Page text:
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First, interference with consumer choice: The introduction of RPM policies will force discount retailers (especially large ones) to pursue strategies other than price-cutting--the provision of rebates, gifts accompanying purchases, and other special offers--in order to compete. As a result, consumers will find it difficult to judge what they are actually paying for the products they desire and the value they are receiving. SYMS's well-known sales approach--reflected in its slogan "An Educated Consumer Is Our Best Customer"--is that consumers should be able to judge exactly what value they are receiving and to make purchasing choices accordingly.
Second, facilitation of horizontal price-fixing agreements at the manufacturer level: As others will likely point out in greater detail, RPM may well facilitate (unlawful) horizontal price-fixing agreements among manufacturers, thereby reducing interbrand competition.
Third, restrictions on the sale of seasonal merchandise: The retail clothing market is characterized by a continually changing and often seasonal product mix. Consumers are accustomed to, and benefit from, deep markdowns on seasonal items. The introduction of RPM policies will lower a retailer's ability to sell end-of-season or out-of-season merchandise by discounting. A closely related problem will be the inability of retailers to sell poorly performing merchandize governed by RPM policies.
Fourth, advantaging foreign retailers: The introduction of RPM may create opportunities for foreign retailers--or large domestic retailers who set up foreign entities to distribute their products via the internet or catalogues--to secure a competitive advantage over domestic retailers. This is because foreign retailers will find it easier than their domestic counterparts to escape the legal consequences of violating RPM policies.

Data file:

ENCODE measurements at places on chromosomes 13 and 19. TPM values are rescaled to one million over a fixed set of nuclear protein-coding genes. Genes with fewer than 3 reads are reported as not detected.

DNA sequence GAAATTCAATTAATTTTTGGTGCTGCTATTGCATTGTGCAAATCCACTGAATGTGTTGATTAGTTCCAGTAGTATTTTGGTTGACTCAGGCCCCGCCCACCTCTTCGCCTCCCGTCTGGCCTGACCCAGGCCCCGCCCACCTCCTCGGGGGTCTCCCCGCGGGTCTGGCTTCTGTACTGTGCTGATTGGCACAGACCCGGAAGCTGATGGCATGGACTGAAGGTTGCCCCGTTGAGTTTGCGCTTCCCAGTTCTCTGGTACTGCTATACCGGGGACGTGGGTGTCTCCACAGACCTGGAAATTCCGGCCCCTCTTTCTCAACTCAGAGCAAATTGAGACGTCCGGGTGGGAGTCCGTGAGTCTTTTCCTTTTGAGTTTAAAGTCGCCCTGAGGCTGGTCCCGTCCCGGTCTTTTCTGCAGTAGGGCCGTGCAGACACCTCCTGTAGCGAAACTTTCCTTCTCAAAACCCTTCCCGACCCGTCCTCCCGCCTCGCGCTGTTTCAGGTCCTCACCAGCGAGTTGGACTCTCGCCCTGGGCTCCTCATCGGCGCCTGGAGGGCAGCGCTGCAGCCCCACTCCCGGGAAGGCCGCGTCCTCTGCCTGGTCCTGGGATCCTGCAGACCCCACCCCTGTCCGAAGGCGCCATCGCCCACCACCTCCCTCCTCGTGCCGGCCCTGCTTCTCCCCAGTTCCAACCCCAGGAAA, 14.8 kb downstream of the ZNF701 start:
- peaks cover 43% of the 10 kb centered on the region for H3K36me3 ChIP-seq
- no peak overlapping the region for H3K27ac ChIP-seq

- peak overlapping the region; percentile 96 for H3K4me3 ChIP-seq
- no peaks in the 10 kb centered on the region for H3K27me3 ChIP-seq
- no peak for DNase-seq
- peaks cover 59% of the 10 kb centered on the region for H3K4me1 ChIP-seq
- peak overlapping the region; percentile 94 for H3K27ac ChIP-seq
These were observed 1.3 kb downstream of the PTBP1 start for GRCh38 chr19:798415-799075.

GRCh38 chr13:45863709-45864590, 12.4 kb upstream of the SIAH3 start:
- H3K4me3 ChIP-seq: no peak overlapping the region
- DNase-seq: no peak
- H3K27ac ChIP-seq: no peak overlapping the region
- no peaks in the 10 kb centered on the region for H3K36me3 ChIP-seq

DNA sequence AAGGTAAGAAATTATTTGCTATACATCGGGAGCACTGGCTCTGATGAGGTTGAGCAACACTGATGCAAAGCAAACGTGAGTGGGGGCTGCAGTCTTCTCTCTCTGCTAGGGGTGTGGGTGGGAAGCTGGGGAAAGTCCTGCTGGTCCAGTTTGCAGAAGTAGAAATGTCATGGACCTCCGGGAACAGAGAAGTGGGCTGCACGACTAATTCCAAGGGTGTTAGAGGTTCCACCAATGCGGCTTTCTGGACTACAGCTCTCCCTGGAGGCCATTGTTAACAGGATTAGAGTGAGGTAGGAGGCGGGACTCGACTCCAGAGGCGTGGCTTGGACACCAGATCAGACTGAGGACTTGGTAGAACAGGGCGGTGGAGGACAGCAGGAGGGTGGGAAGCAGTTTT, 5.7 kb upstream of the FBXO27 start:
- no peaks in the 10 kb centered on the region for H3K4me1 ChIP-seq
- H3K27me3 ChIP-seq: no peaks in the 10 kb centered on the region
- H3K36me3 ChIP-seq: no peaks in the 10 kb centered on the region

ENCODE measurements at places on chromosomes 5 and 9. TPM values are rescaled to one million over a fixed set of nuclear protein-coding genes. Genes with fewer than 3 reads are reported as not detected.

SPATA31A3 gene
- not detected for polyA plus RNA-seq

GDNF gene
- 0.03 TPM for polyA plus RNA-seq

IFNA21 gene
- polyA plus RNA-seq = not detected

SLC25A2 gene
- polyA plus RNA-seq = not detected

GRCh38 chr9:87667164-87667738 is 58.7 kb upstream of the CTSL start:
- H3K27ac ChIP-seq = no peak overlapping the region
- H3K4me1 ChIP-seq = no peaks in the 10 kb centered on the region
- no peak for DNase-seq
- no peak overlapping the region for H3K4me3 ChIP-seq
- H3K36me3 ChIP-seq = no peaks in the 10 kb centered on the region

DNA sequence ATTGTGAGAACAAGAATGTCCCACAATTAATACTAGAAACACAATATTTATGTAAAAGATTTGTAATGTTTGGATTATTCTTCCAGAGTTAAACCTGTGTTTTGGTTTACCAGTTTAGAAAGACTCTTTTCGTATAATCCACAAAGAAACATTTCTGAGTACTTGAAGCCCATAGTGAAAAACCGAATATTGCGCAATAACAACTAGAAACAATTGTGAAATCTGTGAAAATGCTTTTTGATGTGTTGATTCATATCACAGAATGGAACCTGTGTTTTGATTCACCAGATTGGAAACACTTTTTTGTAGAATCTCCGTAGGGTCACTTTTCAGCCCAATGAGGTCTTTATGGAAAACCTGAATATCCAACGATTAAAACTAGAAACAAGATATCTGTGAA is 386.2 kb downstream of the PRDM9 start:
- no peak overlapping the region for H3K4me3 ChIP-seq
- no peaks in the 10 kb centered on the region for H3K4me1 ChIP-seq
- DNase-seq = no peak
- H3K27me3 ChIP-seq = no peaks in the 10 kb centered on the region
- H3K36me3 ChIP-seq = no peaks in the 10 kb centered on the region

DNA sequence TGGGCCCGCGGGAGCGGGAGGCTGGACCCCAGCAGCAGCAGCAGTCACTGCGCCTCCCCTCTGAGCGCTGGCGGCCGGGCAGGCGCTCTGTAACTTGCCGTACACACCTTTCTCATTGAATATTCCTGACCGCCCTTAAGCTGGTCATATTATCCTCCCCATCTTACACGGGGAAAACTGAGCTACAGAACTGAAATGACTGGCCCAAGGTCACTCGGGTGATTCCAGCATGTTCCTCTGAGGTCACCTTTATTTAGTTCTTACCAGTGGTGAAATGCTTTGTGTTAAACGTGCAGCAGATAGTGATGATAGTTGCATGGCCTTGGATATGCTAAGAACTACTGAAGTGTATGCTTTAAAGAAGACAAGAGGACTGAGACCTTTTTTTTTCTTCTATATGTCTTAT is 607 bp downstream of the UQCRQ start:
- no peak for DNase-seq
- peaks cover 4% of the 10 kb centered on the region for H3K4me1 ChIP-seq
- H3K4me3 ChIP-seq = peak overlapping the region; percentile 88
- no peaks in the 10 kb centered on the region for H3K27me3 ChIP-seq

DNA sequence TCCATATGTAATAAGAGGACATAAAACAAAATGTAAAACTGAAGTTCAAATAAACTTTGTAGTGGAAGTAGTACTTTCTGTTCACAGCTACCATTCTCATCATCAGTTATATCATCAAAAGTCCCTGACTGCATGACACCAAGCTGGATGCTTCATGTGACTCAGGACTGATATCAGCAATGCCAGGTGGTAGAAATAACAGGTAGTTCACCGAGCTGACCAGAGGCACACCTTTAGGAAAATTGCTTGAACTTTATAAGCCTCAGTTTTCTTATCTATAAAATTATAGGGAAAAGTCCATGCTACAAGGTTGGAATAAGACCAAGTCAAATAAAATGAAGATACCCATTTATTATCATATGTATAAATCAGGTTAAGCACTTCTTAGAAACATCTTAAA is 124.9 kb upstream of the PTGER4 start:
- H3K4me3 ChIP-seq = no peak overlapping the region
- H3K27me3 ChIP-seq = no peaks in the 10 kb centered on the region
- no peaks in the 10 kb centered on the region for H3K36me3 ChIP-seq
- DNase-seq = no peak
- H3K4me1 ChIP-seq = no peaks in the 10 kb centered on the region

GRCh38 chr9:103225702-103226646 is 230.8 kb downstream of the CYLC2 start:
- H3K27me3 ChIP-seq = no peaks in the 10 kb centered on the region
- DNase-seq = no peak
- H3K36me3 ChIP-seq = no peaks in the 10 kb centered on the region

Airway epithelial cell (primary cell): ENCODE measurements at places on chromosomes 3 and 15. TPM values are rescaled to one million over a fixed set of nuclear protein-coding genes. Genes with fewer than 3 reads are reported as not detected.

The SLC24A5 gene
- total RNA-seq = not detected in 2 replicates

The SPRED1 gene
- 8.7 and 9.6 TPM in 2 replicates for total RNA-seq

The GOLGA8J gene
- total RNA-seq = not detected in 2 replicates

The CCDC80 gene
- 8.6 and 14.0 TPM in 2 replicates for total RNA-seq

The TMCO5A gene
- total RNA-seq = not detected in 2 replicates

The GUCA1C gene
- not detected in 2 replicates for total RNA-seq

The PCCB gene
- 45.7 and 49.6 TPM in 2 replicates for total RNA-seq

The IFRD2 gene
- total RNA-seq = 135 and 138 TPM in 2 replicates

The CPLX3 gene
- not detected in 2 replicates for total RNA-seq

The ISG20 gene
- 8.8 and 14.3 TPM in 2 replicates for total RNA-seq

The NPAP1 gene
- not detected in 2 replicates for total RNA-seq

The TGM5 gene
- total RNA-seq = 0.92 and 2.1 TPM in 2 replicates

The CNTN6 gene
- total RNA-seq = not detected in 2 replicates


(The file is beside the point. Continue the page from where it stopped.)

Fifth, increased transaction costs: Retailers will face increased costs as a result of having to ascertain and comply with RPM restrictions that may be attached to the products, especially when they purchase products (as they often do) from suppliers other than the manufacturer. Another source of transaction costs will result from the need to comply with state law: While federal law may allow RPM, state antitrust laws may forbid them. These increased transaction costs will of course disadvantage smaller retailers more so than large retailers.
Sixth, limitations on off-price retailer growth: It is already difficult for off-price discount retailers in the clothing industry to expand their businesses. The limited supply of discount branded products on the wholesale market restricts growth. RPM policies will further restrict the supply of discounted merchandise: Much of the discount merchandise sold by manufacturers consists of off-season or out-of-season merchandise. Increasing the lifecycle of an item at full retail will reduce the off-price supply.
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That concludes my prepared testimony. I would be very happy to answer any questions about my testimony or any other questions that the Subcommittee may have.